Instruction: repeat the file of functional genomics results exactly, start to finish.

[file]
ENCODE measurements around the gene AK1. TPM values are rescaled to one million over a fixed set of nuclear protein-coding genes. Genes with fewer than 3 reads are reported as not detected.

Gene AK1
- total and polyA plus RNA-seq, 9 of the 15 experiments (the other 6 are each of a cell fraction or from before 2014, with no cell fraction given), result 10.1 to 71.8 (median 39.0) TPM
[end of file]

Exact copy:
ENCODE measurements around the gene AK1. TPM values are rescaled to one million over a fixed set of nuclear protein-coding genes. Genes with fewer than 3 reads are reported as not detected.

Gene AK1
- total and polyA plus RNA-seq, 9 of the 15 experiments (the other 6 are each of a cell fraction or from before 2014, with no cell fraction given), result 10.1 to 71.8 (median 39.0) TPM